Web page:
California brothers Eric and Jeffrey Leiser have crafted an animated and live-action art film that's more accessible if less technically accomplished than the work of those other avant-garde animating brothers, the Quays. Their sad and hypnotic tale of prepubescent twin girls with the autism-like Asperger syndrome and nature-based, possibly precognitive visions ends with the fetal ambiguity of 2001: A Space Odyssey, albeit with less mythological punch.

Redheaded twins Anna (Nikki Haddad) and Sarah (Jessi Haddad) Woodruff live in some generic any-city that even momentary blinks of the Transamerica Tower don't establish as being San Francisco. Roughly 10 or 11 years old, they suffer from Asperger's, an autism spectrum disorder (ASD) characterized by difficulties in social communication and skills, and repetitive peculiarities. Sarah, as well, is going blind. Child psychologist and researcher Dr. Reineger (the marvelous Edmund Gildersleeve) tries to assure their mother, Janice (Courtney Sanford), that her kids are off-the-chart smart and "intricately involved in their own imagination." But this news doesn't help the exasperated mom or the impatient and ultimately defeated dad (Travis Poelle) when the girls play with their food at dinner.

The girls can't help it—we see the magical patterns that their macaroni and vegetables make, alive and inviting. Who would eat such wonderful creatures? When we see the girls through their parents' eyes later, however, there's less wonder than quiet horror as the twins play a highly intricate, mime-like game of patty-cake as if on automatic pilot. It's like they're just machines, just fleshy robots, with some kind of short in their wiring.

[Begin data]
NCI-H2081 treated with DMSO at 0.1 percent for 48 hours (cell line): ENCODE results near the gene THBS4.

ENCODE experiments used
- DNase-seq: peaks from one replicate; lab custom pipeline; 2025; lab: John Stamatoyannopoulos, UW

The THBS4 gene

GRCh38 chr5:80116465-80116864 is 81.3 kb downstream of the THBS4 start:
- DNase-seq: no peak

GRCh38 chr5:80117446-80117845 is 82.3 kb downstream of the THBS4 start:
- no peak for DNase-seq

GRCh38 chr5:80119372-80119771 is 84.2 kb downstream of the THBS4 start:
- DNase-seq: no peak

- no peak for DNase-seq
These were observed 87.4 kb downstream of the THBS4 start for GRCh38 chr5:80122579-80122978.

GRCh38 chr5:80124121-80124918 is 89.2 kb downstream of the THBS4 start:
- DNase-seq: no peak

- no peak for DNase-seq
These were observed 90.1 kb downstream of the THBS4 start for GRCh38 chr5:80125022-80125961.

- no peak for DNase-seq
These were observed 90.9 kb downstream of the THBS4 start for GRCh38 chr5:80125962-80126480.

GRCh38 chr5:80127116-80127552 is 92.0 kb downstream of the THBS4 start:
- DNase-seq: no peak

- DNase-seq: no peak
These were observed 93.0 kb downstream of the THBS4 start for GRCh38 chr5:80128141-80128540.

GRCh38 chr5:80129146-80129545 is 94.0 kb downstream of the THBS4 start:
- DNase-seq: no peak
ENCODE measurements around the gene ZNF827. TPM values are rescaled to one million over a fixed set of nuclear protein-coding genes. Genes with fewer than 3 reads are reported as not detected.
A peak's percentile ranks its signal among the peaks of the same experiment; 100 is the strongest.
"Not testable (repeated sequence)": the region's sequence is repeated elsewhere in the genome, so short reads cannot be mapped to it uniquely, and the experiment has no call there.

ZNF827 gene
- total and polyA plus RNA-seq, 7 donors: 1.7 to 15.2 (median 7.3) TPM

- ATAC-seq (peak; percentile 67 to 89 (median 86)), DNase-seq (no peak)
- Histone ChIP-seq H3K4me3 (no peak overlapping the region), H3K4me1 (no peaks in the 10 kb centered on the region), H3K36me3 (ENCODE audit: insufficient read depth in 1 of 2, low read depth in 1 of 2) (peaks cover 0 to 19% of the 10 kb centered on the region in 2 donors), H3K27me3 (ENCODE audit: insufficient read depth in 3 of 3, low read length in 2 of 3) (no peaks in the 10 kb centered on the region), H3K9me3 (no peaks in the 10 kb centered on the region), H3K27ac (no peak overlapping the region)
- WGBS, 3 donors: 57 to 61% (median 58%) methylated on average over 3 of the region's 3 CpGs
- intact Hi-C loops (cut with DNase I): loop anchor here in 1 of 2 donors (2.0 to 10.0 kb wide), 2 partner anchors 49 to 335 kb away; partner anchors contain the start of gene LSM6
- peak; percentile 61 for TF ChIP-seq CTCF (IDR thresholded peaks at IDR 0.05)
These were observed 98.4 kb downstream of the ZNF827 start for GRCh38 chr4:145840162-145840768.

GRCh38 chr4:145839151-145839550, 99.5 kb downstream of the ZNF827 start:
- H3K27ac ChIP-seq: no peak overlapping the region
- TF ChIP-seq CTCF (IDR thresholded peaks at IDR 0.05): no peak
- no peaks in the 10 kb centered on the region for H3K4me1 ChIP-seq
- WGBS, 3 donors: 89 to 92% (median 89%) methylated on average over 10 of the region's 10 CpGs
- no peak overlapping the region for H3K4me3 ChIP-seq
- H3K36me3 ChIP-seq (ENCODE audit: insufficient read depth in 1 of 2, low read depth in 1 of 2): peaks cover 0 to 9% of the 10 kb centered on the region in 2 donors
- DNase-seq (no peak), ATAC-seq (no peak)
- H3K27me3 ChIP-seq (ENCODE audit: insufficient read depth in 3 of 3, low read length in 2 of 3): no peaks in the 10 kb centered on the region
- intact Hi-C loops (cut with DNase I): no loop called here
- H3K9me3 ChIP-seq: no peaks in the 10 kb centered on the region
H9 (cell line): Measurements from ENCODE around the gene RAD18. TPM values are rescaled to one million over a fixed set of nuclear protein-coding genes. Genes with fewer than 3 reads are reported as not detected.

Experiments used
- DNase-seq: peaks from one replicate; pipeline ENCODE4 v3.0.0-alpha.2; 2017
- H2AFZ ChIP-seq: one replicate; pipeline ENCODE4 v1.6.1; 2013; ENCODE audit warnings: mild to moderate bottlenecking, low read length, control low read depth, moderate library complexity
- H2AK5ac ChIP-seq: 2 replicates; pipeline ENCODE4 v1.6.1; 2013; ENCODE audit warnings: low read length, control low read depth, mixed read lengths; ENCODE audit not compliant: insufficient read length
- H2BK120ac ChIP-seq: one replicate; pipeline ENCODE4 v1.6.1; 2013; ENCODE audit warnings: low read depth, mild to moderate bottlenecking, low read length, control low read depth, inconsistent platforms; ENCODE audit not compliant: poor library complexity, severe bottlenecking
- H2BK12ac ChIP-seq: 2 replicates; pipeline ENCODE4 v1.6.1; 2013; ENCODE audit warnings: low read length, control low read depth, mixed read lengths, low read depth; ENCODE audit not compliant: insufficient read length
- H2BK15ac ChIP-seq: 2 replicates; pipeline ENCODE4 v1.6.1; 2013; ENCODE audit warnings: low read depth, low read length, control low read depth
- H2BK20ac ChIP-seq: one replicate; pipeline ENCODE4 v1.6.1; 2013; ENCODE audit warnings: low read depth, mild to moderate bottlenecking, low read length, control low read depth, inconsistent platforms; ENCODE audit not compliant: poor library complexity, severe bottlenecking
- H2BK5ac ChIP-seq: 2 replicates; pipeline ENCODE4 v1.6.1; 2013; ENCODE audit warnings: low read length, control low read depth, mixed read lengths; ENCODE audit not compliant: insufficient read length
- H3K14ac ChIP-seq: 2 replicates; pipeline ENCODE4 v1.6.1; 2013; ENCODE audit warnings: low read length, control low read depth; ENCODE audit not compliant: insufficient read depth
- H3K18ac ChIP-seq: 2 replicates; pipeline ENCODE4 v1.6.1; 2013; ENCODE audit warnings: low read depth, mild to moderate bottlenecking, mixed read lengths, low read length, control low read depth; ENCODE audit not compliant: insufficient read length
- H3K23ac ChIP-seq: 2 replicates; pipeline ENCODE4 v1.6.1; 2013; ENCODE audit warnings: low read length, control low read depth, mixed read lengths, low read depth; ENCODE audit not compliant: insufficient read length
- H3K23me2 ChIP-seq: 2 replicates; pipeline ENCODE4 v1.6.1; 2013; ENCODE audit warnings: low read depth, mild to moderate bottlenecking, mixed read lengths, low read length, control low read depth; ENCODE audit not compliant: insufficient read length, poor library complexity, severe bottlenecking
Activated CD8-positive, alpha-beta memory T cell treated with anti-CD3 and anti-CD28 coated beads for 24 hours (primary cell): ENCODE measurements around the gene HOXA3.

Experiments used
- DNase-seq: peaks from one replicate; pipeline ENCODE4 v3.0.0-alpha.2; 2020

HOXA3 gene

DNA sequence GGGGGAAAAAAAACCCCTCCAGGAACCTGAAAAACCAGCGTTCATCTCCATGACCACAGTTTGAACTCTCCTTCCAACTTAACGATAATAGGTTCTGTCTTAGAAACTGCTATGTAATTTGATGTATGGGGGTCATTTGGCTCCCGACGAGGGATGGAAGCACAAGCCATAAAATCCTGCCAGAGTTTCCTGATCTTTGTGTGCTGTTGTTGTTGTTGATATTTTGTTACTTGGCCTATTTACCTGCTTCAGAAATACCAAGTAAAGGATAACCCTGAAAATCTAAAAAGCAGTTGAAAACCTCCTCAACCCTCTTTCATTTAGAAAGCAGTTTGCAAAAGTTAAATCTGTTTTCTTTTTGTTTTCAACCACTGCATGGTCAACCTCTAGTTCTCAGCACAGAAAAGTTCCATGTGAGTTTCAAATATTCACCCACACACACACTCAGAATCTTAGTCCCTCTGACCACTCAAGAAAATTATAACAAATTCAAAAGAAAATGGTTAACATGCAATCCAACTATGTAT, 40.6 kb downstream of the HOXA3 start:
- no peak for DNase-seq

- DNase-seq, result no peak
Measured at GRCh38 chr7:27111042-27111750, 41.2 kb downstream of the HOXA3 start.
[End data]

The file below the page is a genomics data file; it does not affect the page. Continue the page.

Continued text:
The fairly linear narrative is slight—the children enter an institute to be studied, two family tragedies occur, and the girls go AWOL—but we take evocative detours into their minds. And what things those minds are: castles, craggy ocean shores, clay-animated musicians with four eyes, snowcapped peaks, and, often, a fawn and a stag. In their mind, too, is music—songs, hints of hymns, jaunty yet melancholic strings.

The twins view themselves as not normal, and wish their parents could see what they see even though the girls know that will never happen. "We can live in our imaginations," says one to the other, who answers, "But we live in this world, too." To which the first sadly acknowledges, "We weren't made for this world." That leaves them free to seek another, which they do.

Eric Leiser—who directed, animated, co-edited and, with brother and music composer Jeffrey Leiser, co-scripted—sweeps us through an array of gently bizarre beasties, times and places, such as primordial forest where the white elms are covered with eyes. The most amazing sequence involves an earthquake evinced solely through shaky camera, sound effects, stop-motion dirt and rocks and rapid-fire cuts. One of the animation supervisors is Stephen Chiodo, of the animators/special-effects artists The Chiodo Brothers—what is it with animation and brothers, going back all the way to the Fleischers?

While the dialogue recording leaves a bit to be desired, and the actress playing mom is stiff and forced, the Leiser Brothers' film well evokes the trauma, abandonment fears and magical reality of childhood. In doing so, the fertile Imagination might just be a midnight movie for soccer moms.